A few enterprising students have responded to this problem by creating unofficial UCI dissertation templates. They are designed specifically for LaTeX, a document preparation system favored by EECS and ICS grad students for its extensive support for mathematical equations, high-quality typesetting, and similarity to a computer programming language. By starting off with such a template as the foundation, writing a UCI dissertation essentially becomes a fill-in-the-blank process as LaTeX takes care of the table of contents, list of figures, and other formatting details automatically.
Xianping Ge created the first such template in 2002. It was later refined by Jeffery von Ronne and is now available on Vivek Haldar’s blog. Working separately, I started with Xianping’s original template and made my own set of clean-ups and enhancements with help from Mark Panahi. It improves upon Jeffrey’s version by adding a CV template, extensive comments to help the Ph.D. student fill-in and customize the template, and various minor fixes. In addition, I reviewed every aspect of the template to make sure that its output conforms to the Dissertation Manual as closely as possible.
The template can be downloaded by following the link below, which leads to a ZIP file containing the template, its LaTeX class file, a makefile for generating a PDF of the dissertation, a sample bibliography, and a “readme” file with more details on how to use the template. The link will be updated as new versions of the template become available.
LaTeX template for UCI dissertations
Last updated: March 23, 2009
August 17th, 2007 — Research
As a new graduate student, one of the first things I learned was that the success of a researcher depends on the publish-or-perish model. It’s not a perfect system, but the pressure to generate publications of truly novel ideas does tend to motivate cutting-edge research. The peer-review process also provides valuable objective feedback for researchers, and it usually prevents low-quality work from being published. As a result, publication frequency has become—for better or for worse—the primary method of judging a researcher’s status and ability.
With the advent of the Internet, finding these publications has become a much simpler task. Spiders such as CiteSeer and Google Scholar, as well as publisher databases from IEEE and Springer, can find relevant publications with a simple keyword search. Some sites even offer vital statistics, such as the number of times a paper has been cited, to help judge the importance of the work. These tools are an enormous help when researching a topic.
But what happens when the research is done and it’s time to publish your own work? Surprisingly, finding a relevant conference or journal is often more difficult than finding a relevant publication. Searching the web can help, but you might overlook new or esoteric venues. For a more comprehensive search, professional organizations provide complete lists of the conferences they sponsor, but these too are limited. For instance, the ACM conference database doesn’t list IEEE events, while the IEEE database doesn’t list ACM events. And neither web site has any knowledge about conferences outside of their respective fields.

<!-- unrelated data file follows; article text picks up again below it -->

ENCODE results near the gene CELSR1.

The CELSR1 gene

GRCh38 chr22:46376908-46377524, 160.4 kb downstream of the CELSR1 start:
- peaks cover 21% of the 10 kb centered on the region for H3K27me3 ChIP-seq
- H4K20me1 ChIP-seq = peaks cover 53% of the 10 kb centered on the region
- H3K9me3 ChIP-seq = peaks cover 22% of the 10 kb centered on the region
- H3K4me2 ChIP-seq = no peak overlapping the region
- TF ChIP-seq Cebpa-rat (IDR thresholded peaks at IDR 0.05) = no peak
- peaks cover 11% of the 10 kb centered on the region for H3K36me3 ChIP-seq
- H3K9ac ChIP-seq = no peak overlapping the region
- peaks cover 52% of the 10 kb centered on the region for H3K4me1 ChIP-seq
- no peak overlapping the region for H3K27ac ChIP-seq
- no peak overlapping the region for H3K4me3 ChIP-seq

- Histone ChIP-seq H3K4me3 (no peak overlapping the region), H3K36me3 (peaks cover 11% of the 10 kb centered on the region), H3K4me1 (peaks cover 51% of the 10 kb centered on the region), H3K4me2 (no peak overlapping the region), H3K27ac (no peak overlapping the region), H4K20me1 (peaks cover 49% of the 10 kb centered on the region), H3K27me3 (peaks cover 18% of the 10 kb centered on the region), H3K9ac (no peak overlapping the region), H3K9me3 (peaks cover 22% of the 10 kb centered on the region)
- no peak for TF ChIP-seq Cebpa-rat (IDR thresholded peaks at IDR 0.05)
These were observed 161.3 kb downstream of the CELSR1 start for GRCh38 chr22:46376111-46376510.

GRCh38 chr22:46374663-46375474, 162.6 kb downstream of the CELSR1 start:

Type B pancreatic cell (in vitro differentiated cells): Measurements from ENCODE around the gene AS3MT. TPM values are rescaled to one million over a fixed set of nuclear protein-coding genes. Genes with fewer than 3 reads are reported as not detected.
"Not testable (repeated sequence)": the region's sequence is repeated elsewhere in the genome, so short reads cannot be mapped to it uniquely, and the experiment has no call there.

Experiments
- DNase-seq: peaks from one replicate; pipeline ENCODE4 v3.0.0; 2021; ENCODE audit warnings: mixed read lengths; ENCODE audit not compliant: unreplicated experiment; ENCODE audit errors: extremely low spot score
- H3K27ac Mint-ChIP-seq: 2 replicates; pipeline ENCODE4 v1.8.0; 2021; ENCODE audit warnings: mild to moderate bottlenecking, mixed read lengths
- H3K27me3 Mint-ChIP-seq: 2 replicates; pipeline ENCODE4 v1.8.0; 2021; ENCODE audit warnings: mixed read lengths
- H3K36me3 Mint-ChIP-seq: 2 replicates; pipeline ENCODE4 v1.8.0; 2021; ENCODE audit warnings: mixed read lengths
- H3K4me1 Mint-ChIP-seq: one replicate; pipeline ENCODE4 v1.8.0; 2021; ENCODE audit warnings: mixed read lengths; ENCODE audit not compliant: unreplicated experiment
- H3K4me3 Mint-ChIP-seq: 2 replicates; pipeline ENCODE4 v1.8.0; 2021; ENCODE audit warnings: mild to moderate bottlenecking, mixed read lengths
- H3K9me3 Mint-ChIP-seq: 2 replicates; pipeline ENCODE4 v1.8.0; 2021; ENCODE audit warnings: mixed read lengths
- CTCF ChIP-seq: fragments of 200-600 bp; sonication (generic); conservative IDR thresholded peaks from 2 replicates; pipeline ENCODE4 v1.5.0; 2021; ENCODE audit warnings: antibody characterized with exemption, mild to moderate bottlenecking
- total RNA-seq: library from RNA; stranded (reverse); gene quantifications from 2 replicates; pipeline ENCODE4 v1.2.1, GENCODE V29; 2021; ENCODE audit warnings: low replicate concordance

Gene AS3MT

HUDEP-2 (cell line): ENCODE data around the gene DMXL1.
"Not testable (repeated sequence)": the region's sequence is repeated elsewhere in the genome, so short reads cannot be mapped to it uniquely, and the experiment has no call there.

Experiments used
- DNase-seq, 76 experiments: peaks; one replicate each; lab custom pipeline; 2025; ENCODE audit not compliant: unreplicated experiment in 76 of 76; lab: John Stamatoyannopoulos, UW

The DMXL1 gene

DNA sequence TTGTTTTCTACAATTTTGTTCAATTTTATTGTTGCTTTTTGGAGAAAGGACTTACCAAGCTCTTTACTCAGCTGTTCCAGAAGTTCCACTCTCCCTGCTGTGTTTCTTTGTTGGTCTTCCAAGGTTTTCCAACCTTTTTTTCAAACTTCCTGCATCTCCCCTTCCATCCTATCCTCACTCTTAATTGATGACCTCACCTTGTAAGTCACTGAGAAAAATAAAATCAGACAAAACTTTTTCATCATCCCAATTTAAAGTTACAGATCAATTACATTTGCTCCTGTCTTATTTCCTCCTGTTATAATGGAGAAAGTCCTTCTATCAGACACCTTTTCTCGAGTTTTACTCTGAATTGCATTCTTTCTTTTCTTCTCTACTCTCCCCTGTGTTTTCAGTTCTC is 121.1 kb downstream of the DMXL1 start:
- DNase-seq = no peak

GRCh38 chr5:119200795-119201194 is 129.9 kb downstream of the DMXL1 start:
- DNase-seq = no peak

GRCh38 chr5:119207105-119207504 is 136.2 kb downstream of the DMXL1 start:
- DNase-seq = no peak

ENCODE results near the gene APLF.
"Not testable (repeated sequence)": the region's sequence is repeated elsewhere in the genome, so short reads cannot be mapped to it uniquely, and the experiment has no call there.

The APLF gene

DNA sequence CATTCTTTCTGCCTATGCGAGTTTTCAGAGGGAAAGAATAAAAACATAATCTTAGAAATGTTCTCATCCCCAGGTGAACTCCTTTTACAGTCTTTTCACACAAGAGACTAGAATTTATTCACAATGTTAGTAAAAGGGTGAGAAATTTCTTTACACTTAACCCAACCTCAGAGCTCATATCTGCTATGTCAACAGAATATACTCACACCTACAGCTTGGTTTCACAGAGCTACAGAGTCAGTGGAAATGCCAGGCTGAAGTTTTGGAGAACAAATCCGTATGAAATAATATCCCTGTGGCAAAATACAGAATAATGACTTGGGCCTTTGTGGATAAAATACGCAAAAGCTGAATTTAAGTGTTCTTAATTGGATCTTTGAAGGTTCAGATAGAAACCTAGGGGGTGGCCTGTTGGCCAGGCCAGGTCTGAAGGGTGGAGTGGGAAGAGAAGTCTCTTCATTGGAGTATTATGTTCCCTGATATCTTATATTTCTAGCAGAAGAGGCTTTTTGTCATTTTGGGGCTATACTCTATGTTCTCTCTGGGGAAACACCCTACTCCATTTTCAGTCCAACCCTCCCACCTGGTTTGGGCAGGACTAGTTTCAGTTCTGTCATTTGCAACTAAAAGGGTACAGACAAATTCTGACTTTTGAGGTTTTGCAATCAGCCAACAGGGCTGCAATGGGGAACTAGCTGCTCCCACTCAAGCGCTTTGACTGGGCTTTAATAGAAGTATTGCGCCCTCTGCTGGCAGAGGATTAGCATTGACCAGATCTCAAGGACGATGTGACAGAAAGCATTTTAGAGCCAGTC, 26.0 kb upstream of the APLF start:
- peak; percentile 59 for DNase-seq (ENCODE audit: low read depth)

Making matters worse, some conferences have been accused of being “fake,” lacking any form of peer review and accepting all submissions (even randomly-generated papers) simply to make a profit. Journals, too, have been known to spam researchers with offers to publish in exchange for a fee. Given the key role that conferences and journals play in the integrity of research, these trends are disturbing.
After several years of dealing with these issues, always feeling a bit in the dark when it came to keeping track of research venues, I finally decided to do something about it: I created Research Planet, an independent, cross-discipline source of information about conferences and journals. Designed to make the life of a researcher easier, it offers:
- A searchable database of venues with filtering by acceptance rate, submission deadline, and other criteria
- A global, interactive map to help you locate upcoming conferences in your region of the world
- A calendar of events (available for importing into Apple iCal, Google Calendar, and other calendaring applications) so that you’ll never miss another submission deadline
- A forum for discussing conferences and journals
- Customizable web feeds to keep you informed of new venues and other updates to the Research Planet database
Over time, I’ll be adding additional features, such as user comments, a rating system, photo handling, and more. I also plan to import conference data from other organizations, making the Research Planet database more comprehensive. Together, these features will help you find the best place to publish your work.
December 13th, 2006 — Rants, Research